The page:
One of the most valuable forms of marketing a photographer can tap into is word of mouth referrals. Though they can seem elusive, finding ways to get your current clients talking can be more powerful than dozens of site views from strangers who found you on Google.

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There’s a lot of research behind the psychology of word of mouth referrals (like this great infographic) and why people share, but the one we like to focus on when it comes to referrals is that our clients all want to be helpful to those they care about.  For many people, this also means being helpful (or seeming helpful) to those they come into contact with on social media.  And that’s where Facebook groups come in.

Using Facebook Groups as a Professional Photographer

Many companies, including KISS, use Facebook groups for customers and clients as a way to open and maintain communication – a place to ask questions, share rave reviews, and be seen and heard as part of a larger community.  The key to a successful group is that the focus be as far removed from selling as possible. No one wants to be constantly sold to, and especially not clients who have already bought from you.

How do you help clients be helpful to their friends and others they come into contact with in your group? By being helpful yourself! When it comes to creating a group for your clients, both future and past, consider the main “problems” they will be dealing with in the coming months and years. For a wedding photographer, a group that unites local brides for wedding planning advice and resources can give current and past brides a place to share and talk. You can ensure they stick around after their wedding is planned by also offering support for common struggles in the first year of marriage, by sourcing experts on topics like mortgages, will planning, home decor and relationships.  For family photographers, groups about pregnancy, early motherhood, or parenting will provide a platform for nurturing existing clients to book again and for new clients who want to be part of your group.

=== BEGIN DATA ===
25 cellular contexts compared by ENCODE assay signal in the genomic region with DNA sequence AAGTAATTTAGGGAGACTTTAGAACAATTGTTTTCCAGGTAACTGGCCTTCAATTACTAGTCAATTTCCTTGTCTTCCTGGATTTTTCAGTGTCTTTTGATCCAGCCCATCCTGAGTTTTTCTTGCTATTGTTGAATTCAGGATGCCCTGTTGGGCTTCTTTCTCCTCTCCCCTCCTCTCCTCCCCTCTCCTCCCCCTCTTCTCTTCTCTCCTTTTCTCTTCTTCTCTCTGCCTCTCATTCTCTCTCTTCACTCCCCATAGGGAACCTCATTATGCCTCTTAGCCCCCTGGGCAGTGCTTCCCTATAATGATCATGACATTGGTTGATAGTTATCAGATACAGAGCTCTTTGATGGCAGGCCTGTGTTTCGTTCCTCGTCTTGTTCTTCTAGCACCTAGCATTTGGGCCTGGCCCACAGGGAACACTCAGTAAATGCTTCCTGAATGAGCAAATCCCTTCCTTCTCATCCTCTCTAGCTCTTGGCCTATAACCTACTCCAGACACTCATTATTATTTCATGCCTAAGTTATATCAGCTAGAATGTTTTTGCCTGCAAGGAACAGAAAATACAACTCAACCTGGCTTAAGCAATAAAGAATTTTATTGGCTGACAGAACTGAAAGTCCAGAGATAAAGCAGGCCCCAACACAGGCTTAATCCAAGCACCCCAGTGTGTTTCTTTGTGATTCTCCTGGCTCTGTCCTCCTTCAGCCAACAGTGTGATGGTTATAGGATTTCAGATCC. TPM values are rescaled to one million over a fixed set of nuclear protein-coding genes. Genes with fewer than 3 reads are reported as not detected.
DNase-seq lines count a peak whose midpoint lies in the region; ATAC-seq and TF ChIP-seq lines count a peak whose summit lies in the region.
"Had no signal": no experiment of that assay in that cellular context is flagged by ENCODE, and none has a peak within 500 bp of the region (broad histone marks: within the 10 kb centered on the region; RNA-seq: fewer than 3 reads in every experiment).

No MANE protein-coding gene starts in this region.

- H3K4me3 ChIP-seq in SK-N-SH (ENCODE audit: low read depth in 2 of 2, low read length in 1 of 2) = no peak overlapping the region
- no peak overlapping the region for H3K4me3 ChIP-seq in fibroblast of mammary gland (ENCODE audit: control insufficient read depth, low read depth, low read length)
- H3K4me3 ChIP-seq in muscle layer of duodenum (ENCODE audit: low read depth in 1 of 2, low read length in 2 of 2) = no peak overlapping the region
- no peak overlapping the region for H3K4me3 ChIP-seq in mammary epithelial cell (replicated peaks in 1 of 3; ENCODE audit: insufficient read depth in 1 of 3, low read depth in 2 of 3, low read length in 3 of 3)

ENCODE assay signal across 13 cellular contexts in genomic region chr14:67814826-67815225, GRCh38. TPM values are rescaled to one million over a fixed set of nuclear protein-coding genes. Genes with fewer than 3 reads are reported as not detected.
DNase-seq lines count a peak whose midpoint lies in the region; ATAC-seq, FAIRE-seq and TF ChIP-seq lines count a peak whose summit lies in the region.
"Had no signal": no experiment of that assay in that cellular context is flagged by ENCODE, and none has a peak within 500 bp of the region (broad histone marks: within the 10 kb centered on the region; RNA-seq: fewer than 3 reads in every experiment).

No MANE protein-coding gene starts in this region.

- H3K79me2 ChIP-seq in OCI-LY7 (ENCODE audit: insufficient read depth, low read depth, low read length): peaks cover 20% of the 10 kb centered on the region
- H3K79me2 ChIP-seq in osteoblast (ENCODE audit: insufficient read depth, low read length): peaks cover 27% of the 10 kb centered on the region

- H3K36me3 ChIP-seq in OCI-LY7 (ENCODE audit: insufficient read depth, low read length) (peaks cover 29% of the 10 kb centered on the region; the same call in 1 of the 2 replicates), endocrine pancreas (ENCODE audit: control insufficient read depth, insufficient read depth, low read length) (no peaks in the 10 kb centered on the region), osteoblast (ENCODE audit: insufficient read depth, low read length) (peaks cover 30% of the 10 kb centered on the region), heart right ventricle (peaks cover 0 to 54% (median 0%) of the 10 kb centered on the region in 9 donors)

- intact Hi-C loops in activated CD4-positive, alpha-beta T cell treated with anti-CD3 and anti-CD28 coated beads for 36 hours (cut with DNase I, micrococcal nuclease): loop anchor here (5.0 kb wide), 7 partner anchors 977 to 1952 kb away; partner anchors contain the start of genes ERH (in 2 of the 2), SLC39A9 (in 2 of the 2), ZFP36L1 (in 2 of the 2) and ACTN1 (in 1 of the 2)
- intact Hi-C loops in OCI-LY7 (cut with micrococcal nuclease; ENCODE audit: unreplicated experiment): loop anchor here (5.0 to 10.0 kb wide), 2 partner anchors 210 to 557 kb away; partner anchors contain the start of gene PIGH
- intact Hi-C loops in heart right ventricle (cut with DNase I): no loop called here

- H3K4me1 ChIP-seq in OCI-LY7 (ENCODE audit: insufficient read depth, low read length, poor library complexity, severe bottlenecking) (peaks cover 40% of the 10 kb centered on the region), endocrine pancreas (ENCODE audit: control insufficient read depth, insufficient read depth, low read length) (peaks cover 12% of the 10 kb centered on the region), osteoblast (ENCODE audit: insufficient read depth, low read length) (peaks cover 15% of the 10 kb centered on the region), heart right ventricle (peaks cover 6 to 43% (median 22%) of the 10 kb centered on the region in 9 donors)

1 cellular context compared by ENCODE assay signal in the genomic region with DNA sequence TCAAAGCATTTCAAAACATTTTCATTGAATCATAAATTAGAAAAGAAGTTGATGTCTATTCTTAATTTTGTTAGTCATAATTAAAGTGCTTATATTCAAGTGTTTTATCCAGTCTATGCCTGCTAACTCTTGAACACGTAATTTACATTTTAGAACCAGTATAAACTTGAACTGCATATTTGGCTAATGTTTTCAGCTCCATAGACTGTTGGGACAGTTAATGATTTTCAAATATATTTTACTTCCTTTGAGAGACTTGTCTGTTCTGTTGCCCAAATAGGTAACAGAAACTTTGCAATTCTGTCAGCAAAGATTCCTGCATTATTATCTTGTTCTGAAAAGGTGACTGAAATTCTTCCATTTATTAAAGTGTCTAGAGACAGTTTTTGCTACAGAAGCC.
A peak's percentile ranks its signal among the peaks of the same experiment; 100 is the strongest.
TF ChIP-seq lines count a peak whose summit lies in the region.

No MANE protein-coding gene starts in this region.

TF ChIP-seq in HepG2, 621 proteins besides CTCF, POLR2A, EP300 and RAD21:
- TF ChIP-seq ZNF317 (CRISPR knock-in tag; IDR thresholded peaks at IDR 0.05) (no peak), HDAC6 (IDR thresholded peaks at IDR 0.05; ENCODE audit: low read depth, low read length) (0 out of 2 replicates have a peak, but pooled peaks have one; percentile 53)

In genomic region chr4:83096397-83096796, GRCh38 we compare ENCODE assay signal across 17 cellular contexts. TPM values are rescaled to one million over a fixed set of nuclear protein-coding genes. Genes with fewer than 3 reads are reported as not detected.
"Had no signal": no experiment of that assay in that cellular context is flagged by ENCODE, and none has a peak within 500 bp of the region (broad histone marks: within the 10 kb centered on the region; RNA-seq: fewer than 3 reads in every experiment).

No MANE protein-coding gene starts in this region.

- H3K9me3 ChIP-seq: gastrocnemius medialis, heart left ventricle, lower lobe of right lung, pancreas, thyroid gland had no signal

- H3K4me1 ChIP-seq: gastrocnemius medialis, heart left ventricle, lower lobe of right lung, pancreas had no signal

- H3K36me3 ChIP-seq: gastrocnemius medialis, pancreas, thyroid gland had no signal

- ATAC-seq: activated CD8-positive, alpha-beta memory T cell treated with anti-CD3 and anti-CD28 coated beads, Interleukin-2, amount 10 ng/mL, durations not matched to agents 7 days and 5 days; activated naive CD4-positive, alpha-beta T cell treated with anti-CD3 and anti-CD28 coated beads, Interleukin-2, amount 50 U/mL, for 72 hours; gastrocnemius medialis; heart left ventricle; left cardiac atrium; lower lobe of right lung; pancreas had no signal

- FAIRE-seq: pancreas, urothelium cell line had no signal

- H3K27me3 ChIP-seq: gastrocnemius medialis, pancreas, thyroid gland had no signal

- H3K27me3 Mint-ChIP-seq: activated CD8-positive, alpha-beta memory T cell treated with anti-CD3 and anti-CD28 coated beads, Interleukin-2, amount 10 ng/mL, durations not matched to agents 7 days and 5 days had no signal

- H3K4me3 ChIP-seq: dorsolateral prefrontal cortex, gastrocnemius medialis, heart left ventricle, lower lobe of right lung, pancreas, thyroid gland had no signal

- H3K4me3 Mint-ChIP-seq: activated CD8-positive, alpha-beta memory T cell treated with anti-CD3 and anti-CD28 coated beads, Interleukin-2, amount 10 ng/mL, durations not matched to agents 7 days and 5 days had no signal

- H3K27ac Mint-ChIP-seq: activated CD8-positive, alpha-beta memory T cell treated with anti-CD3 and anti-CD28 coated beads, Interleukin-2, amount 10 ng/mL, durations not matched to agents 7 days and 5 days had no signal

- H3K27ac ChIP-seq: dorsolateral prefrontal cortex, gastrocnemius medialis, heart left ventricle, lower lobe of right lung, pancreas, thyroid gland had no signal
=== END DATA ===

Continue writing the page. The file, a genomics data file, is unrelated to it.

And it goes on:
You can decide ahead of time if you want your group to be exclusive or inclusive. Will you only allow current and past clients to join the group? This can create a feeling of exclusivity that will drive your clients to share only with those friends they believe can also join the group. Inclusivity will create a wider audience, giving your clients a space they can invite other friends to, especially those who they feel can use the type of support of advice offered.  Whichever you choose, it’s important to stick to it once you start.

The best part of groups on Facebook is that they have yet to throttle the content inside groups, as they have done on business pages. This means that those who join your group can choose, and actually receive, notifications on every post made in the group, or posts made by their friends. They can ensure new posts appear in their timeline, or mute them.

How will you incorporate groups into your business marketing plan?